I find the greatest beauty in things that hold different meanings to different people. Things that speak to our shared human experience, but yet contain something unique for each person.
In 1984 Leonard Cohen released Hallelujah. Little came of it until John Cale did a cover, giving his own interpretation. John’s version led in turn to Jeff Buckley creating the probably most famous cover of the song. When Buckley died a few years later his cover became a classic, even making Rolling Stone’s list of 500 Greatest Songs of All Time at #264.
That was just the beginning. In the 19 years since then the song has been covered by artists from every genre, each giving it their own shape. Covers on YouTube have millions of views, and now many more than Rolling Stone consider Hallelujah one of the greatest songs.
The minor fall, the major lift
I’ve heard there was a secret chord
That David played, and it pleased the Lord
But you don’t really care for music, do you?
For many people the song is a modern hymn, full of religious hope and reverence. It is a praise to God and all His mystery, majesty, and love. Allison Crowe’s version flows with her belief, even changing one of the lyrics from “holy dove” to “Holy Ghost”.
And remember when I moved in you
The holy dove was moving too
And every breath we drew was Hallelujah
Others took it the other direction, making a highly sexual song about love, lust, and consummation. Buckley described his version of the song as a “hallelujah to the orgasm.” Cohen’s original version appears in the movie Watchmen during a very NSFW sex scene where the two characters are freeing themselves through their passions.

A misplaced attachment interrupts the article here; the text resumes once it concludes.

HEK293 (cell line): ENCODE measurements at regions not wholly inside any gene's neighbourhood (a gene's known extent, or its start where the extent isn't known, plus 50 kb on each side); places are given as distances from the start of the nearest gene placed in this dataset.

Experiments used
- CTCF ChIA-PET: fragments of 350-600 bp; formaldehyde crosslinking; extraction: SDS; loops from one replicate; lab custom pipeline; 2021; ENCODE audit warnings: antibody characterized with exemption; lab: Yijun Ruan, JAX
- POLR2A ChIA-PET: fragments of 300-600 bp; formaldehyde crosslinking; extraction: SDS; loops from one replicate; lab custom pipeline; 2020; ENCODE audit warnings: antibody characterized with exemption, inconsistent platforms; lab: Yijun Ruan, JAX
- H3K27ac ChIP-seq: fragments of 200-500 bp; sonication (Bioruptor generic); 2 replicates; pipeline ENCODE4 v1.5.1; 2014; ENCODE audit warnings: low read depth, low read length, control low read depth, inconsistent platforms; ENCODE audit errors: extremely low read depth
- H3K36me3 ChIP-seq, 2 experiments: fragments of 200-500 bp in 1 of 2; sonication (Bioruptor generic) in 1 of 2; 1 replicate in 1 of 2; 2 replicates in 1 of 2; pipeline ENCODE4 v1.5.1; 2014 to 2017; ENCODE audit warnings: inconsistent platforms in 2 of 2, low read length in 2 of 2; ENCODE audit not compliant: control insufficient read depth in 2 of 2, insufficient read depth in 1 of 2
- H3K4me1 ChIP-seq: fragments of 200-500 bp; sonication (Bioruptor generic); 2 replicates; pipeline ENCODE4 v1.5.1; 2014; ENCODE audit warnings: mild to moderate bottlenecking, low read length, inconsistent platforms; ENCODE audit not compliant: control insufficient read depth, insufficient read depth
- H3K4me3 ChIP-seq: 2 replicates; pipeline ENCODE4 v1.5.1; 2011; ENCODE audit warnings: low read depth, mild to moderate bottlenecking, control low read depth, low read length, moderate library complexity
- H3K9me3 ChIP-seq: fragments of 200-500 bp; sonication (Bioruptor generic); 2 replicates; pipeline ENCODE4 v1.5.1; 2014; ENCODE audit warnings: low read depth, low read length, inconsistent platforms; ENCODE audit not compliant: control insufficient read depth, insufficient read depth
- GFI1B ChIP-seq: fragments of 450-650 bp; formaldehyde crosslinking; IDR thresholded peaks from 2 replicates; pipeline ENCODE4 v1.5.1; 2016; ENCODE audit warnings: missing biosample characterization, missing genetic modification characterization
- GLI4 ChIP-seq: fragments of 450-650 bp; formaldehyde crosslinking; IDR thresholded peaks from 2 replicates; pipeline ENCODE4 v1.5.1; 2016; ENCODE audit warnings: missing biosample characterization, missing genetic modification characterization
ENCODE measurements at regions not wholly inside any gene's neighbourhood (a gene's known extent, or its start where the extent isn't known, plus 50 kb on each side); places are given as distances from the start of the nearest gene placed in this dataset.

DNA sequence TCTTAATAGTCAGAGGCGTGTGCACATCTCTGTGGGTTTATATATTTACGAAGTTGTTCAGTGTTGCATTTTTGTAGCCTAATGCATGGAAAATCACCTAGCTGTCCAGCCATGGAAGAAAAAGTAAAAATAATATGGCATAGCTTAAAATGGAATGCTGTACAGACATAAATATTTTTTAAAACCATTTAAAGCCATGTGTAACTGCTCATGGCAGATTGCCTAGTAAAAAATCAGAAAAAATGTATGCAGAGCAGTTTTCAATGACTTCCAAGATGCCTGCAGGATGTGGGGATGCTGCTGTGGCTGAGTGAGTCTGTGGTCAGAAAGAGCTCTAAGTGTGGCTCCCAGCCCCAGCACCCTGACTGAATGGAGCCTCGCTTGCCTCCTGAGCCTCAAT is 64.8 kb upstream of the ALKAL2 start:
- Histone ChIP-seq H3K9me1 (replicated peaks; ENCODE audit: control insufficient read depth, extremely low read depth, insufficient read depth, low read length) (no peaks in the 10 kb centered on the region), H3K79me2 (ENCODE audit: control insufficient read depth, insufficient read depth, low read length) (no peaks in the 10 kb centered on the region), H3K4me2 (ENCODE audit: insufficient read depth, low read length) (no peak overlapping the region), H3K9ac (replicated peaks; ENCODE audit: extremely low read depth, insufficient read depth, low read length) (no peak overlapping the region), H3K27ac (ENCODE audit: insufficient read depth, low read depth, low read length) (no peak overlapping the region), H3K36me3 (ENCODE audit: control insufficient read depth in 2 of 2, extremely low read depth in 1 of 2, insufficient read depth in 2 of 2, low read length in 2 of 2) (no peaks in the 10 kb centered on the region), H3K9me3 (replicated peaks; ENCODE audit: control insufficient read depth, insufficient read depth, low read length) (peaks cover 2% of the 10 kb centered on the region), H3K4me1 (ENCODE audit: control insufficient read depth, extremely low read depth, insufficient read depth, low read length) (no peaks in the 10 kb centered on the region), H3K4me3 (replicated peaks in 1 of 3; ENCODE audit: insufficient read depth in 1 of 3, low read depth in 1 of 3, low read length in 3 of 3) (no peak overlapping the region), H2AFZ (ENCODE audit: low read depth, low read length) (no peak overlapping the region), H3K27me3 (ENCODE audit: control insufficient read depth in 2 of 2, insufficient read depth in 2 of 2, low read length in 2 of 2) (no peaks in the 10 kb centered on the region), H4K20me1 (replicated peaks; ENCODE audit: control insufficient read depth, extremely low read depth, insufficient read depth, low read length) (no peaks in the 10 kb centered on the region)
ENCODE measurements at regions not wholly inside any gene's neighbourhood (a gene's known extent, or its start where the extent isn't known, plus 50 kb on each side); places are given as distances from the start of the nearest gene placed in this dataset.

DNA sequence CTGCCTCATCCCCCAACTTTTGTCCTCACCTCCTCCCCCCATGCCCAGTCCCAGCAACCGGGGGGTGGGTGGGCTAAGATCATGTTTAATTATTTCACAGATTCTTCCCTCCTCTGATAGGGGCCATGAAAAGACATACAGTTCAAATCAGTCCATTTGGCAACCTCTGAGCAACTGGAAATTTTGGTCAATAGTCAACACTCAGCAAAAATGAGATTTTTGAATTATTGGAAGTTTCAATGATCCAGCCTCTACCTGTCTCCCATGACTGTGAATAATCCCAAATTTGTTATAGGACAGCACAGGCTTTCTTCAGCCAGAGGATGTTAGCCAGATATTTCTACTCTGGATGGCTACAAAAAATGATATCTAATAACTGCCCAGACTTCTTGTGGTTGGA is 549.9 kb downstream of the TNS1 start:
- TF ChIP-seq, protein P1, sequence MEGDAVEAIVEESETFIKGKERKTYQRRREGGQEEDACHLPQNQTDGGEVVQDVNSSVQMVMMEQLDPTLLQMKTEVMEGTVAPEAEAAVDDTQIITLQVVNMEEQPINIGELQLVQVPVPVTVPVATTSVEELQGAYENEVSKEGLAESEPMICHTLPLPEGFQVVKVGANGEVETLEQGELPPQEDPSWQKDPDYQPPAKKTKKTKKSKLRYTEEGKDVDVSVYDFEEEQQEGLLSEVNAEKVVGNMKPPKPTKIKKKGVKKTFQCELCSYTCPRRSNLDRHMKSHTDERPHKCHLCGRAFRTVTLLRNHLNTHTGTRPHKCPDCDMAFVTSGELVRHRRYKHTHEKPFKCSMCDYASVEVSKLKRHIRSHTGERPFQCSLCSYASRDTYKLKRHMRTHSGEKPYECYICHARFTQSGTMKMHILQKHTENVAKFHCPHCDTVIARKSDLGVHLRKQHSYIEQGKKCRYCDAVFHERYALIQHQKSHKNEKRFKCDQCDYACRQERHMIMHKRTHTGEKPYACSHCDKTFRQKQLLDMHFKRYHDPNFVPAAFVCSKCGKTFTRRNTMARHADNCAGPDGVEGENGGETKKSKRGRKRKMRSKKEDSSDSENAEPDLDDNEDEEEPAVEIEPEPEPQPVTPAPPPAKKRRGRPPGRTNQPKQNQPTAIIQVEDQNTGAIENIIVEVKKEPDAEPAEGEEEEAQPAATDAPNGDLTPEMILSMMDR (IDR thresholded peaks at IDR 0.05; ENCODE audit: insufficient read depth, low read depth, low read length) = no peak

There’s a blaze of light in every word
It doesn’t matter which you heard
The holy or the broken Hallelujah
And in the middle of these interpretations is an exaltation of the sheer aching joy of being alive. Of all the wonder and heartbreak and hope over just how fragile and precious life is as we try to find our way within it.
hal·le·lu·jah – An expression of worship or rejoicing
Hallelujah is all these things. It becomes something different for each artist who performs it, and means something different to each person who hears it. It’s an incredible song, and an incredible piece of art.
I’ve made a Hallelujah YouTube playlist of some of the different covers I mention here if you want to compare them side by side. You may also want to check out The Holy or the Broken: Leonard Cohen, Jeff Buckley, and the Unlikely Ascent of “Hallelujah”, which explores the history and many strange tales surrounding the song.
I’ll close with one of my favorite versions. I love it because it brings several artists together where you can see each of their different voices and approaches blending into one, beautiful arrangement. The casual set juxtaposed with the soaring song just makes it all the more powerful.
Whether you see a God in it or not, the desire to rejoice remains.